Is it wrong to deliberately conceive or give birth to a child with mental retardation?

Journal of Medicine and Philosophy 27 (1):47 – 63 (2002)
This paper discusses the issues of deciding to have a child with mental retardation, and of terminating a pregnancy when the future child is known to have the same disability. I discuss these problems by criticizing a utilitarian argument, namely, that one should act in a way that results in less suffering and less limited opportunity in the world. My argument is that future parents ought to assume a strong responsibility towards the well-being of their prospective children when they decide to reproduce. The moral point in cases in which our acts affect the well-being of future children should be expressed strictly in terms of parents' culpability. Future children thus do not have current moral standing but presently living persons have current obligations to consider the presumable effects of their actions on future people. I will also argue that there are morally significant differences between 'selective contraception' and selective abortion.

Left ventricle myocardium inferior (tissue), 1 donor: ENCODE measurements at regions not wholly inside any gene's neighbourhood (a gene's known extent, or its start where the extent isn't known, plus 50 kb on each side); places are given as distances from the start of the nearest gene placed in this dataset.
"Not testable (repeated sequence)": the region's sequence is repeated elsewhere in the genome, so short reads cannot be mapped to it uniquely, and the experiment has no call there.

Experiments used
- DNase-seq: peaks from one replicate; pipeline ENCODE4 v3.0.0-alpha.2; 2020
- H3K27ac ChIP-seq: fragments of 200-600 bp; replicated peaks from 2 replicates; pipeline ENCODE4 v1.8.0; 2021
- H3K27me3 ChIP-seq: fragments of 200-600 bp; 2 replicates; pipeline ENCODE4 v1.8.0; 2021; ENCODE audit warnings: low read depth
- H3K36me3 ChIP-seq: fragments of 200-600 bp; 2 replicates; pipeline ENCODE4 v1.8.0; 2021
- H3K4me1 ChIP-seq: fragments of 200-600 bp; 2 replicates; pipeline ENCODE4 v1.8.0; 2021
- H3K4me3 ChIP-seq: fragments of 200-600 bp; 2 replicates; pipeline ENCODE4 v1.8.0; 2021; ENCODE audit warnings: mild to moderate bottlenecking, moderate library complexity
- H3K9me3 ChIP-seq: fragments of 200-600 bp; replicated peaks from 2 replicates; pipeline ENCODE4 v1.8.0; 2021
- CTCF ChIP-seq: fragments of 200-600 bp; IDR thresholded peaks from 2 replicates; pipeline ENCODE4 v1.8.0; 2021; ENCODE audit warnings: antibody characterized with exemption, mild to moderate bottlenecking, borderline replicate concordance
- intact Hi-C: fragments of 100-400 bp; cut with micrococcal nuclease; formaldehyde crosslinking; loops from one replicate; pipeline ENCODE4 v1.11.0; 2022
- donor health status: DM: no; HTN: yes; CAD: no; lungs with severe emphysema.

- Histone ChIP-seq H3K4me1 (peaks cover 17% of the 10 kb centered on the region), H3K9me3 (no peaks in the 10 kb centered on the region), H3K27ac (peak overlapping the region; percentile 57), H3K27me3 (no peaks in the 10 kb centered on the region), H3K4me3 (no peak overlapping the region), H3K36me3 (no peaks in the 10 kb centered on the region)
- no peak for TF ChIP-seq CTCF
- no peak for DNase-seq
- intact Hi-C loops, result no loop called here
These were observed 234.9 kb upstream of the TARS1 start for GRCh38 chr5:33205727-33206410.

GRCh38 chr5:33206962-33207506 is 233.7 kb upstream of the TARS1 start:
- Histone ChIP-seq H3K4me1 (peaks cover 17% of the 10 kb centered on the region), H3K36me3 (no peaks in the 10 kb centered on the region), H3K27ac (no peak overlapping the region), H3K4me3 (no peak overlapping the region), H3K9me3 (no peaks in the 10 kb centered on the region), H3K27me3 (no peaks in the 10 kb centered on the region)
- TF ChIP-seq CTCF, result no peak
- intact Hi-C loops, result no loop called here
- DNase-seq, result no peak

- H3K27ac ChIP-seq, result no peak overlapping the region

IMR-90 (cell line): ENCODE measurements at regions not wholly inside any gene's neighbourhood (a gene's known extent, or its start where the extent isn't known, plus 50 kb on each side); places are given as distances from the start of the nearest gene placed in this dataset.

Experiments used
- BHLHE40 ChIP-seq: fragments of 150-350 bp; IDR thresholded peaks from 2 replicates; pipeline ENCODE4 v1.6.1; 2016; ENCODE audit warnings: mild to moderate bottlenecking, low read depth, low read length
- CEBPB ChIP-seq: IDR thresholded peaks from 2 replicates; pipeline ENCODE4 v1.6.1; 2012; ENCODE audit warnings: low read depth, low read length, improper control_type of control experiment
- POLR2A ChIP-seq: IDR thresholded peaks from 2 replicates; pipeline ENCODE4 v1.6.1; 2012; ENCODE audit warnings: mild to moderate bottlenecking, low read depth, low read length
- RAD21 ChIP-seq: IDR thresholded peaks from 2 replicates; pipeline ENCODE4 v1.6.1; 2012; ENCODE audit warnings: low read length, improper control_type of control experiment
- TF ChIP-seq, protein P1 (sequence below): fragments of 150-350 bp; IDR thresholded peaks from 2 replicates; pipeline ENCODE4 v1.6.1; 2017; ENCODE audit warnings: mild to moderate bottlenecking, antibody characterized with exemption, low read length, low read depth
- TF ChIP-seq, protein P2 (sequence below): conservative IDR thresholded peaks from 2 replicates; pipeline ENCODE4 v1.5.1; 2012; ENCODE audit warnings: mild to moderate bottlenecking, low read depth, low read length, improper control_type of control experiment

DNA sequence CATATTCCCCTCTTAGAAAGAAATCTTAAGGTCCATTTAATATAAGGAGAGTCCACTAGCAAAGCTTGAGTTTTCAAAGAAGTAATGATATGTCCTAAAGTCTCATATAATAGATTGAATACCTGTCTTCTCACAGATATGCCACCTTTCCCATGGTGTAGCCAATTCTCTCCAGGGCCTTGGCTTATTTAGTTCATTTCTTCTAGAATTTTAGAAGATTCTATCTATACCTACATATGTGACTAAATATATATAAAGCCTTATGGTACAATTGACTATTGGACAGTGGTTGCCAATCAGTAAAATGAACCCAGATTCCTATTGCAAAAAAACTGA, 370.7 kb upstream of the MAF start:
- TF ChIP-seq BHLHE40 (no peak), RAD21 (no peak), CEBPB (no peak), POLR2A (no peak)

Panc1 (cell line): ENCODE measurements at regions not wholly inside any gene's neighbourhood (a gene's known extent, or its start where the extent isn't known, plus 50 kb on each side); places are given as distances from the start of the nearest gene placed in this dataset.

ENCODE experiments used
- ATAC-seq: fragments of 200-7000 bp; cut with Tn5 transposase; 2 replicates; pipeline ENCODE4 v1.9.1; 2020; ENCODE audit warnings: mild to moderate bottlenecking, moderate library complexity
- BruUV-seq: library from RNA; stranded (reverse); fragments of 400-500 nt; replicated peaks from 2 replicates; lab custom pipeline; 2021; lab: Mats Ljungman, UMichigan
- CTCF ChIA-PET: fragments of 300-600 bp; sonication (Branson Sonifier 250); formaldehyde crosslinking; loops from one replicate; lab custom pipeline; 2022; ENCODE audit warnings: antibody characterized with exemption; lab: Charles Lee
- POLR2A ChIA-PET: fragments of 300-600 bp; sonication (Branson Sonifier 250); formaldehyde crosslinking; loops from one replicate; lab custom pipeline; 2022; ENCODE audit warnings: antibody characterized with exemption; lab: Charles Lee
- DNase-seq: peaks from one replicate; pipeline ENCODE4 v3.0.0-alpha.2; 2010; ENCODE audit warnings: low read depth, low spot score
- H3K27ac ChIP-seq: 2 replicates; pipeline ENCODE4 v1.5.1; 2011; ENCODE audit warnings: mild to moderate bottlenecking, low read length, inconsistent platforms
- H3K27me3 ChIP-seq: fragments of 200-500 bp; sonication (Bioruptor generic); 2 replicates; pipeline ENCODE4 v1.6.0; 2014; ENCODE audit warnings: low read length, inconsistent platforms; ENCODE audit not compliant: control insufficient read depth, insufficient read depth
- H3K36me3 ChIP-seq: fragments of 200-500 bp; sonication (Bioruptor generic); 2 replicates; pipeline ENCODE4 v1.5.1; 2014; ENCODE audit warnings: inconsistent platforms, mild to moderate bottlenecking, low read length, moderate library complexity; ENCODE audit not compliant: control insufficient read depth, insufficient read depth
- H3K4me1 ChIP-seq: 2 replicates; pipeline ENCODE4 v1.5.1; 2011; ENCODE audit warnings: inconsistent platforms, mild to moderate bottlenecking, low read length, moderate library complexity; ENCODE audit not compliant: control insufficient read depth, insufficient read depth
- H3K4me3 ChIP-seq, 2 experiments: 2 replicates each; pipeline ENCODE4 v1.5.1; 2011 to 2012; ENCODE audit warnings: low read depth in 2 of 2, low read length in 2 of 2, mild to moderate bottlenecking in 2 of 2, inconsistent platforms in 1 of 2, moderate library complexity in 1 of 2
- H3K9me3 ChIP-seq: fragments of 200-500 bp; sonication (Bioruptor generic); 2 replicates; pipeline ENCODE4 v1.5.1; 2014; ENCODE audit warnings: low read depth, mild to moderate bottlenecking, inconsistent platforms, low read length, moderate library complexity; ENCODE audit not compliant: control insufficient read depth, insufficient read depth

Keywords No keywords specified (fix it)
Categories (categorize this paper)
 Save to my reading list
Follow the author(s)
My bibliography
Export citation
Find it on Scholar
Edit this record
Mark as duplicate
Revision history Request removal from index
Download options
PhilPapers Archive

Upload a copy of this paper     Check publisher's policy on self-archival     Papers currently archived: 9,357
External links
  • Through your library Configure
    References found in this work BETA

    No references found.

    Citations of this work BETA
    Similar books and articles

    Monthly downloads

    Added to index


    Total downloads

    37 ( #39,215 of 1,088,404 )

    Recent downloads (6 months)

    1 ( #69,601 of 1,088,404 )

    How can I increase my downloads?

    My notes
    Sign in to use this feature

    Start a new thread
    There  are no threads in this forum
    Nothing in this forum yet.